The Composition of the Universe
The chemical composition of the Universe and the physical nature of its constituent matter are topics that have occupied scientists for centuries. From its privileged position above the Earth's atmosphere Hubble has been able to contribute significantly to this area of research.
All over the Universe stars work as giant reprocessing plants taking light chemical elements and transforming them into heavier ones. The original, so-called primordial, composition of the Universe is studied in such fine detail because it is one of the keys to our understanding of processes in the very early Universe.
Helium in the early Universe
Shortly after the First Servicing Mission successfully corrected the spherical aberration in Hubble's mirror a team led by European astronomer Peter Jakobsen investigated the nature of the gaseous matter that fills the vast volume of intergalactic space. By observing ultraviolet light from a distant quasar, which would otherwise have been absorbed by the Earth's atmosphere, they found the long-sought signature of helium in the early Universe. This was an important piece of supporting evidence for the Big Bang theory. It also confirmed scientists' expectation that, in the very early Universe, matter not yet locked up in stars and galaxies was nearly completely ionised (the atoms were stripped of their electrons). This was an important step forward for cosmology.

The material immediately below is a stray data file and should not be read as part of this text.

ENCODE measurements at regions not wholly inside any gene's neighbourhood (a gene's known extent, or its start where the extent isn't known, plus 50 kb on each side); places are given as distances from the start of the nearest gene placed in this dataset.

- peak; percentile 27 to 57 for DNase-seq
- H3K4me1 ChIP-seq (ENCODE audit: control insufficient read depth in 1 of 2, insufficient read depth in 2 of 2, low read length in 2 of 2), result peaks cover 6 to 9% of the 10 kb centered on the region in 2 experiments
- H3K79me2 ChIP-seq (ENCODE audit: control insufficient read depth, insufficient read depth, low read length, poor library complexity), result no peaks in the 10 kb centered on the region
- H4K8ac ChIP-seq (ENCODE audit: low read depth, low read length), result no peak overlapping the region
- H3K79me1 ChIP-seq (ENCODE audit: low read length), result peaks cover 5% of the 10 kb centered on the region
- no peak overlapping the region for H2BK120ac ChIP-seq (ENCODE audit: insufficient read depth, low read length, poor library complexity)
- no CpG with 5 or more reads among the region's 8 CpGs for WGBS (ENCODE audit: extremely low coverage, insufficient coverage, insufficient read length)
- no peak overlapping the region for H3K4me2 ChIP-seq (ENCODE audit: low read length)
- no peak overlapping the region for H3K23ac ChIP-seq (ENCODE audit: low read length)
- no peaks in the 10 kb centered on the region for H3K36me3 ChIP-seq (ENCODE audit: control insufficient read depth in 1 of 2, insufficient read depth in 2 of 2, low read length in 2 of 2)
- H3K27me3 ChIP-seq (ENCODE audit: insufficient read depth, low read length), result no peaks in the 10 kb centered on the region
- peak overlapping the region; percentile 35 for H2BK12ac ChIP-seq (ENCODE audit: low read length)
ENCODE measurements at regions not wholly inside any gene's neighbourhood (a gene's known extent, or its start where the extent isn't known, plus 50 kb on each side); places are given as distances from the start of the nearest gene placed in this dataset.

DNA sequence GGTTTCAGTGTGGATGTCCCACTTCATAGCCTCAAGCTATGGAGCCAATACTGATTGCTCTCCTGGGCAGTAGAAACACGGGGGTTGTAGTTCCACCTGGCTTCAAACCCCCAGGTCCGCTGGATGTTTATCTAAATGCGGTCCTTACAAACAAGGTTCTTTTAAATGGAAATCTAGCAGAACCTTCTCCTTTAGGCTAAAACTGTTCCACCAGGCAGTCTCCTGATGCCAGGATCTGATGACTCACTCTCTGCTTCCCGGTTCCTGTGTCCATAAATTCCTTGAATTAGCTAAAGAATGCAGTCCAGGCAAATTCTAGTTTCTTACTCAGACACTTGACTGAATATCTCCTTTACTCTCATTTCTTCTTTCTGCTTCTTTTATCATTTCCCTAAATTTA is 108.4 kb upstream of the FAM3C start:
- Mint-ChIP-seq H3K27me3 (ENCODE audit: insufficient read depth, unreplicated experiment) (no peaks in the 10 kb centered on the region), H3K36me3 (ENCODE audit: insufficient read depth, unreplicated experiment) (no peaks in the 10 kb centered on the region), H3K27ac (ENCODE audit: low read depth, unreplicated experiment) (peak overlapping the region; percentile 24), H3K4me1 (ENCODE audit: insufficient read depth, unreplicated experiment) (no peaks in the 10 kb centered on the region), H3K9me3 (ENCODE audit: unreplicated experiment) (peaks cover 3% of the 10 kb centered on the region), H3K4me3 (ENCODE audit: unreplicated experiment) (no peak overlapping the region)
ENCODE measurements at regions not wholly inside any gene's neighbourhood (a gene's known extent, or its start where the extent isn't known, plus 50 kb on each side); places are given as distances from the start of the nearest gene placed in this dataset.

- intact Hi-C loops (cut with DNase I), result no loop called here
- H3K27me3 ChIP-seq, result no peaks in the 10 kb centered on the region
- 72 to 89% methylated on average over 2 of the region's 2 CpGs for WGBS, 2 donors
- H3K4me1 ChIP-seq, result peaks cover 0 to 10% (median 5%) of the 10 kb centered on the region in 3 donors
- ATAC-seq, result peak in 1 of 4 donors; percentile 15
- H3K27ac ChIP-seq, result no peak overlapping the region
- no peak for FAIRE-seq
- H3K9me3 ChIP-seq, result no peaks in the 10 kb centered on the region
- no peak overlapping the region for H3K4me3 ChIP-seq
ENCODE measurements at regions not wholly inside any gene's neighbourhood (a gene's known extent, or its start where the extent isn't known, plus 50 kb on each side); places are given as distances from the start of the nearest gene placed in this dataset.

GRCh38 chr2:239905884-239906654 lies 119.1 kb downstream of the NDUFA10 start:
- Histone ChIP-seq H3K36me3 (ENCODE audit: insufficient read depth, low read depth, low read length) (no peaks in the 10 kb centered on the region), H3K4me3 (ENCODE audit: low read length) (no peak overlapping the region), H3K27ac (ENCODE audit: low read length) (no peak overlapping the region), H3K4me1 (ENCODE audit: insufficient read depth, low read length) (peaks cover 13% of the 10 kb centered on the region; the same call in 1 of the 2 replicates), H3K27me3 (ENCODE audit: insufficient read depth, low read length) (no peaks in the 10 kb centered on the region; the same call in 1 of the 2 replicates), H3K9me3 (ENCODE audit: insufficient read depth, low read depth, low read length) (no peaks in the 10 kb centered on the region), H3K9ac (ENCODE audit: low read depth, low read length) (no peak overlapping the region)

This investigation of helium in the early Universe is one of many ways that Hubble has used distant quasars as lighthouses. As light from the quasars passes through the intervening intergalactic matter, the light signal is changed in such a way as to reveal the composition of the gas. The results have filled in important pieces of the puzzle of the total composition of the Universe now and in the past.
Today astronomers believe that close to 95% of the mass of the Universe consists of dark matter, a substance quite different from the normal matter that makes up atoms and the familiar world around us. Hubble has played an important part in work intended to establish the amount of dark matter in the Universe and to determine its composition. The riddle of the ghostly dark matter is still far from solved, but Hubble's incredibly sharp observations of, for instance, gravitational lenses (see pages 32-33) have provided stepping stones for future work in this area.
ESA astronomer, NGST Study Scientist
"I believe that we now have a good understanding of the amount and composition of 'normal' matter of the Universe. By looking further and further back in time we are now beginning to piece together the history of this matter since it emerged from the Big Bang and eventually collapsed to form the stars and galaxies that we see in the present day Universe. Hubble has played a very important part in unravelling this history. With the Next Generation Space Telescope we hope to reach back to even earlier times and see the very first stars turn on."
||The Age and Size of the Universe
Last Update: 03 Jul 2003